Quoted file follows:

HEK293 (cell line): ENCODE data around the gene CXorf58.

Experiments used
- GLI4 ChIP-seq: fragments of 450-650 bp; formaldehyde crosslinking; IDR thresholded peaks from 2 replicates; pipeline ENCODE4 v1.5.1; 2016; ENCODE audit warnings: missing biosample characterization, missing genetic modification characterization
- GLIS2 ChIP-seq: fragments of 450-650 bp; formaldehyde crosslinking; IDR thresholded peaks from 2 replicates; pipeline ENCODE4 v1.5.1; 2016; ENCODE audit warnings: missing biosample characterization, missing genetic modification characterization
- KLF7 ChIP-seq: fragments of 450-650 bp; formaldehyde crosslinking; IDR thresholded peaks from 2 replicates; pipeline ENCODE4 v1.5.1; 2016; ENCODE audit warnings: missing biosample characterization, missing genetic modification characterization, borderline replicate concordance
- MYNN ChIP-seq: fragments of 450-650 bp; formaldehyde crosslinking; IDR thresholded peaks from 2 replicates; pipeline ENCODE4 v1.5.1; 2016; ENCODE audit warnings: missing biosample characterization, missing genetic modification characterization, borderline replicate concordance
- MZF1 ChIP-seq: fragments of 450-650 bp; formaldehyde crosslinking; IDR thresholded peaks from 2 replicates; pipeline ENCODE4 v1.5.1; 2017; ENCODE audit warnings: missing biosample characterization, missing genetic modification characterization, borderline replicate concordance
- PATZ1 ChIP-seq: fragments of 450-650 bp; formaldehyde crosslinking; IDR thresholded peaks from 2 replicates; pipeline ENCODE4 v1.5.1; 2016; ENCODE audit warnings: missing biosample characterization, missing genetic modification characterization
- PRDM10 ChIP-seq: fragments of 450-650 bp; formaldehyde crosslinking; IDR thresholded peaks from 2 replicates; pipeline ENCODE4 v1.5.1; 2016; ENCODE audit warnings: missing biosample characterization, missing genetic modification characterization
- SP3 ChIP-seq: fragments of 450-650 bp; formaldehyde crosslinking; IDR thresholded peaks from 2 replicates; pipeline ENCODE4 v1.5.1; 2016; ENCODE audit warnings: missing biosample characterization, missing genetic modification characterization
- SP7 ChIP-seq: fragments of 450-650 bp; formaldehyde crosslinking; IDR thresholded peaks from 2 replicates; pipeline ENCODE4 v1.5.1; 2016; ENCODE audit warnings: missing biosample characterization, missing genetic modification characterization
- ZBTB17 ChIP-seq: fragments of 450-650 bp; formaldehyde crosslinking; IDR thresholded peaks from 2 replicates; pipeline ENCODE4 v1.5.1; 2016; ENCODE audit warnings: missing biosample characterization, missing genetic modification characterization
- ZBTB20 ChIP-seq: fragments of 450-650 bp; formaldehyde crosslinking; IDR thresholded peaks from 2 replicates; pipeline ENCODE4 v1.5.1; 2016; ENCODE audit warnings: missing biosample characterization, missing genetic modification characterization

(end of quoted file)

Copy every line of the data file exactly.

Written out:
HEK293 (cell line): ENCODE data around the gene CXorf58.

Experiments used
- GLI4 ChIP-seq: fragments of 450-650 bp; formaldehyde crosslinking; IDR thresholded peaks from 2 replicates; pipeline ENCODE4 v1.5.1; 2016; ENCODE audit warnings: missing biosample characterization, missing genetic modification characterization
- GLIS2 ChIP-seq: fragments of 450-650 bp; formaldehyde crosslinking; IDR thresholded peaks from 2 replicates; pipeline ENCODE4 v1.5.1; 2016; ENCODE audit warnings: missing biosample characterization, missing genetic modification characterization
- KLF7 ChIP-seq: fragments of 450-650 bp; formaldehyde crosslinking; IDR thresholded peaks from 2 replicates; pipeline ENCODE4 v1.5.1; 2016; ENCODE audit warnings: missing biosample characterization, missing genetic modification characterization, borderline replicate concordance
- MYNN ChIP-seq: fragments of 450-650 bp; formaldehyde crosslinking; IDR thresholded peaks from 2 replicates; pipeline ENCODE4 v1.5.1; 2016; ENCODE audit warnings: missing biosample characterization, missing genetic modification characterization, borderline replicate concordance
- MZF1 ChIP-seq: fragments of 450-650 bp; formaldehyde crosslinking; IDR thresholded peaks from 2 replicates; pipeline ENCODE4 v1.5.1; 2017; ENCODE audit warnings: missing biosample characterization, missing genetic modification characterization, borderline replicate concordance
- PATZ1 ChIP-seq: fragments of 450-650 bp; formaldehyde crosslinking; IDR thresholded peaks from 2 replicates; pipeline ENCODE4 v1.5.1; 2016; ENCODE audit warnings: missing biosample characterization, missing genetic modification characterization
- PRDM10 ChIP-seq: fragments of 450-650 bp; formaldehyde crosslinking; IDR thresholded peaks from 2 replicates; pipeline ENCODE4 v1.5.1; 2016; ENCODE audit warnings: missing biosample characterization, missing genetic modification characterization
- SP3 ChIP-seq: fragments of 450-650 bp; formaldehyde crosslinking; IDR thresholded peaks from 2 replicates; pipeline ENCODE4 v1.5.1; 2016; ENCODE audit warnings: missing biosample characterization, missing genetic modification characterization
- SP7 ChIP-seq: fragments of 450-650 bp; formaldehyde crosslinking; IDR thresholded peaks from 2 replicates; pipeline ENCODE4 v1.5.1; 2016; ENCODE audit warnings: missing biosample characterization, missing genetic modification characterization
- ZBTB17 ChIP-seq: fragments of 450-650 bp; formaldehyde crosslinking; IDR thresholded peaks from 2 replicates; pipeline ENCODE4 v1.5.1; 2016; ENCODE audit warnings: missing biosample characterization, missing genetic modification characterization
- ZBTB20 ChIP-seq: fragments of 450-650 bp; formaldehyde crosslinking; IDR thresholded peaks from 2 replicates; pipeline ENCODE4 v1.5.1; 2016; ENCODE audit warnings: missing biosample characterization, missing genetic modification characterization